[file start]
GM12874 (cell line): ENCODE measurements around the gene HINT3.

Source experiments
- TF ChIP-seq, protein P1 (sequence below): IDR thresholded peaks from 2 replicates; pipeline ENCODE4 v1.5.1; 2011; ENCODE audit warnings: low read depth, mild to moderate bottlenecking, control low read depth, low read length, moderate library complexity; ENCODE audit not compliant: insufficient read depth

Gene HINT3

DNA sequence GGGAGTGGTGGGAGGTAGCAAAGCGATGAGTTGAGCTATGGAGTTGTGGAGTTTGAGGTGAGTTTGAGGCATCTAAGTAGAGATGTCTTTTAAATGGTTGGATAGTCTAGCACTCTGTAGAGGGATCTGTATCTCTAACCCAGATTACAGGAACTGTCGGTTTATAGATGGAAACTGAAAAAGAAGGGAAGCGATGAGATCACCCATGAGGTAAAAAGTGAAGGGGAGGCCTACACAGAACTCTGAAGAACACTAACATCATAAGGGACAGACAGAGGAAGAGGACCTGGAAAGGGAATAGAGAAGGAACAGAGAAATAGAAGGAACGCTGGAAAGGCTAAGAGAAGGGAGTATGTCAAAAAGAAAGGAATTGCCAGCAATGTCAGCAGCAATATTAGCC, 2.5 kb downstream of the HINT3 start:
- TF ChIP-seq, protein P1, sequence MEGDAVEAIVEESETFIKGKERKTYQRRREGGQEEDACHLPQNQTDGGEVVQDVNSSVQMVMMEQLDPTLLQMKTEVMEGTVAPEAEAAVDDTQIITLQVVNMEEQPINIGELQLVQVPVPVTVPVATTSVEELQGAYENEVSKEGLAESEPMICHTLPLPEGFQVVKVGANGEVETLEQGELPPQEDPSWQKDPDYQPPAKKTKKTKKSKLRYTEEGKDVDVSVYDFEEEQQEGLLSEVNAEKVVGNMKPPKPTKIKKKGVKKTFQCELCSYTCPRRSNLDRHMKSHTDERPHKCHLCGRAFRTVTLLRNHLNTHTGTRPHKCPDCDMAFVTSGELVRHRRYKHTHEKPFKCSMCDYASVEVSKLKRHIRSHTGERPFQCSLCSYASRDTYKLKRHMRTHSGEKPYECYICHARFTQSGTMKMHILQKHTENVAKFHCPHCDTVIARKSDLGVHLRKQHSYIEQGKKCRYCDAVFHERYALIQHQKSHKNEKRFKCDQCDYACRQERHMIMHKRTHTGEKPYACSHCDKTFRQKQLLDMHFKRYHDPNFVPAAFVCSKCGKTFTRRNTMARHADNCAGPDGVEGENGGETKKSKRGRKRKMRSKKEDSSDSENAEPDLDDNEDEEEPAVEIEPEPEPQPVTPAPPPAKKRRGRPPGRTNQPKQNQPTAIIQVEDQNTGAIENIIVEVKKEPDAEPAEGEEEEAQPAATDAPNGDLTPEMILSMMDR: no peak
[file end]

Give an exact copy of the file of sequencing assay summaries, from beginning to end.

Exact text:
GM12874 (cell line): ENCODE measurements around the gene HINT3.

Source experiments
- TF ChIP-seq, protein P1 (sequence below): IDR thresholded peaks from 2 replicates; pipeline ENCODE4 v1.5.1; 2011; ENCODE audit warnings: low read depth, mild to moderate bottlenecking, control low read depth, low read length, moderate library complexity; ENCODE audit not compliant: insufficient read depth

Gene HINT3

DNA sequence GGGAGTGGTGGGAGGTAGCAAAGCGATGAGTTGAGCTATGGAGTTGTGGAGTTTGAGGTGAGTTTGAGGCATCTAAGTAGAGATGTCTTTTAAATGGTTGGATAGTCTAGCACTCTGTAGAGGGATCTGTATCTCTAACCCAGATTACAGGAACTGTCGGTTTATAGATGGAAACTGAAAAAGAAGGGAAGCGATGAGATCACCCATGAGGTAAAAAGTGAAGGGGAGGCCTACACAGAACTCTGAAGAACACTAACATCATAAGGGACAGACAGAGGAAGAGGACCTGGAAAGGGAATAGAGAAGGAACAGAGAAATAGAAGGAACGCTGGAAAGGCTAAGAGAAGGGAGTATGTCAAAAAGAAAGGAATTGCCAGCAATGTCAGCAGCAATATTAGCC, 2.5 kb downstream of the HINT3 start:
- TF ChIP-seq, protein P1, sequence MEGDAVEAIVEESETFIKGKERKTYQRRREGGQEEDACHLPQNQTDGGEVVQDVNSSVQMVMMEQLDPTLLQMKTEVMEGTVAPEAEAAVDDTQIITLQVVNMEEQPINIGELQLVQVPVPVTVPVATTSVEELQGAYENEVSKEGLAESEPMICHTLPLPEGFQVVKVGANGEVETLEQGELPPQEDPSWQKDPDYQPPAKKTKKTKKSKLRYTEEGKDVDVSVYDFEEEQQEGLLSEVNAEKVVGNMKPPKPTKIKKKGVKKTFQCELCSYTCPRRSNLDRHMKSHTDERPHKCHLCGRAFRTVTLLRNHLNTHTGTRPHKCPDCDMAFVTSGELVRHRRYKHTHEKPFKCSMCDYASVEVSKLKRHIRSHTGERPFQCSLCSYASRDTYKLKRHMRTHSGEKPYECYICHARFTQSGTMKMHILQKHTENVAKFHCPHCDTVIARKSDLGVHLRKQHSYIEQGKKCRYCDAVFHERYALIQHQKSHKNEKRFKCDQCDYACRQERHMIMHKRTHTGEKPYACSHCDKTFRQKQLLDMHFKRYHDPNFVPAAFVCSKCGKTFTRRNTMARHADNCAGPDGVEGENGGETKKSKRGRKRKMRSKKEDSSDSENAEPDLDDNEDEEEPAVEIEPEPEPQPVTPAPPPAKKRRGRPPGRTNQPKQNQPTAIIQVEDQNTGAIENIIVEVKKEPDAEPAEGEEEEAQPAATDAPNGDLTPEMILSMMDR: no peak